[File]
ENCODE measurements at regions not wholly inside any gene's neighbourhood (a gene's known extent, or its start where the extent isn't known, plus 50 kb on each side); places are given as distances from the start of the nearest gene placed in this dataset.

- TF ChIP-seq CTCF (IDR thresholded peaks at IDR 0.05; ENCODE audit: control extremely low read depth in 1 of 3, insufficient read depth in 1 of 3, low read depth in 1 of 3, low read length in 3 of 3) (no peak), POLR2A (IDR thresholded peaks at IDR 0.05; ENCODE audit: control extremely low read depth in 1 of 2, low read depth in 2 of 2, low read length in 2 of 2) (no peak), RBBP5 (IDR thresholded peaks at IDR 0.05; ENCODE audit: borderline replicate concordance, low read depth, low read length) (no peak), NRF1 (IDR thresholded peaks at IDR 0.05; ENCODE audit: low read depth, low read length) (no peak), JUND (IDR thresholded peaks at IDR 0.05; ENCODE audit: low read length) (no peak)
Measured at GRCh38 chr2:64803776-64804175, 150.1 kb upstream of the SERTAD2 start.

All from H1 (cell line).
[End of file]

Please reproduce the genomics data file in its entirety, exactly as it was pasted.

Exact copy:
ENCODE measurements at regions not wholly inside any gene's neighbourhood (a gene's known extent, or its start where the extent isn't known, plus 50 kb on each side); places are given as distances from the start of the nearest gene placed in this dataset.

- TF ChIP-seq CTCF (IDR thresholded peaks at IDR 0.05; ENCODE audit: control extremely low read depth in 1 of 3, insufficient read depth in 1 of 3, low read depth in 1 of 3, low read length in 3 of 3) (no peak), POLR2A (IDR thresholded peaks at IDR 0.05; ENCODE audit: control extremely low read depth in 1 of 2, low read depth in 2 of 2, low read length in 2 of 2) (no peak), RBBP5 (IDR thresholded peaks at IDR 0.05; ENCODE audit: borderline replicate concordance, low read depth, low read length) (no peak), NRF1 (IDR thresholded peaks at IDR 0.05; ENCODE audit: low read depth, low read length) (no peak), JUND (IDR thresholded peaks at IDR 0.05; ENCODE audit: low read length) (no peak)
Measured at GRCh38 chr2:64803776-64804175, 150.1 kb upstream of the SERTAD2 start.

All from H1 (cell line).